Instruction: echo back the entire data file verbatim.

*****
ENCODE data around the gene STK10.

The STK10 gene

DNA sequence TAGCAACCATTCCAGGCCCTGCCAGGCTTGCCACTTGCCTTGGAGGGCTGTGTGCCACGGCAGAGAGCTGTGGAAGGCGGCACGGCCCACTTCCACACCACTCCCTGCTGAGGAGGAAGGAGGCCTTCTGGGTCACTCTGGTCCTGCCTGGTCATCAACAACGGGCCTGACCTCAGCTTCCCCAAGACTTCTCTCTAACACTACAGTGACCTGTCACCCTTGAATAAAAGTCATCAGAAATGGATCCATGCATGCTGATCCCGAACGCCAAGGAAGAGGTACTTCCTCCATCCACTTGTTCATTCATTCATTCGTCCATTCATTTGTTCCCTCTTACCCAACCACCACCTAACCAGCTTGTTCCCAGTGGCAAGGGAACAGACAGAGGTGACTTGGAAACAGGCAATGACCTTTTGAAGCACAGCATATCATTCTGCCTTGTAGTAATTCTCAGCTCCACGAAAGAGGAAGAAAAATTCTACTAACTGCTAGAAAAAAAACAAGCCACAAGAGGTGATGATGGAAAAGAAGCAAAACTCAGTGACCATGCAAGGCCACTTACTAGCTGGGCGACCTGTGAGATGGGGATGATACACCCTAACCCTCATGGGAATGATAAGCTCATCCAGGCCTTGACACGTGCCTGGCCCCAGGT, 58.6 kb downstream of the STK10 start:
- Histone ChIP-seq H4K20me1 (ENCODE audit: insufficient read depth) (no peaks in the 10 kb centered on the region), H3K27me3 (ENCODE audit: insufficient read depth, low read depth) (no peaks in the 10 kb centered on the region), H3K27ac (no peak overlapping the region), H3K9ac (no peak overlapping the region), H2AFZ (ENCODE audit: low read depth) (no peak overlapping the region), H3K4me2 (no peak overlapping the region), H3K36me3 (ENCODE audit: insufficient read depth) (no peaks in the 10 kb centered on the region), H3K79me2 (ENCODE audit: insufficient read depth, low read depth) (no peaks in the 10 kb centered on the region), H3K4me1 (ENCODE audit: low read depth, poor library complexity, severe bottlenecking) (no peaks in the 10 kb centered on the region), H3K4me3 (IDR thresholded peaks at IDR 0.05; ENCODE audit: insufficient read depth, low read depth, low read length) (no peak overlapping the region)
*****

ENCODE data around the gene STK10.

The STK10 gene

DNA sequence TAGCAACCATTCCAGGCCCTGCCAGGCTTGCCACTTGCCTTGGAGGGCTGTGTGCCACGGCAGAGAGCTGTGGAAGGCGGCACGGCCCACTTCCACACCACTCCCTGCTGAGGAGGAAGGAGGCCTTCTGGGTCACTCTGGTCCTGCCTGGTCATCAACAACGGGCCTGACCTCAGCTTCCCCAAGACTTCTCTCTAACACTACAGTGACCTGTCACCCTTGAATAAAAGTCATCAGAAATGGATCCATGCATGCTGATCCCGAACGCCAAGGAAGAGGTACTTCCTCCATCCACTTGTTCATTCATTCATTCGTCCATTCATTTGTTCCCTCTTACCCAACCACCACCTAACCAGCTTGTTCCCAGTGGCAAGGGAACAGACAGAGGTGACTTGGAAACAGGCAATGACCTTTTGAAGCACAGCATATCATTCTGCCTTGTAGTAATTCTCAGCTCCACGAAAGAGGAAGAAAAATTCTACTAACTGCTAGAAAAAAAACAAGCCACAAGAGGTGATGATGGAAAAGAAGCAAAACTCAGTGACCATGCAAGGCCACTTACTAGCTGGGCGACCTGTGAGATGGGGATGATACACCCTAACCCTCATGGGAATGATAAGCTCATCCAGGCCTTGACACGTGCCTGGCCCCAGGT, 58.6 kb downstream of the STK10 start:
- Histone ChIP-seq H4K20me1 (ENCODE audit: insufficient read depth) (no peaks in the 10 kb centered on the region), H3K27me3 (ENCODE audit: insufficient read depth, low read depth) (no peaks in the 10 kb centered on the region), H3K27ac (no peak overlapping the region), H3K9ac (no peak overlapping the region), H2AFZ (ENCODE audit: low read depth) (no peak overlapping the region), H3K4me2 (no peak overlapping the region), H3K36me3 (ENCODE audit: insufficient read depth) (no peaks in the 10 kb centered on the region), H3K79me2 (ENCODE audit: insufficient read depth, low read depth) (no peaks in the 10 kb centered on the region), H3K4me1 (ENCODE audit: low read depth, poor library complexity, severe bottlenecking) (no peaks in the 10 kb centered on the region), H3K4me3 (IDR thresholded peaks at IDR 0.05; ENCODE audit: insufficient read depth, low read depth, low read length) (no peak overlapping the region)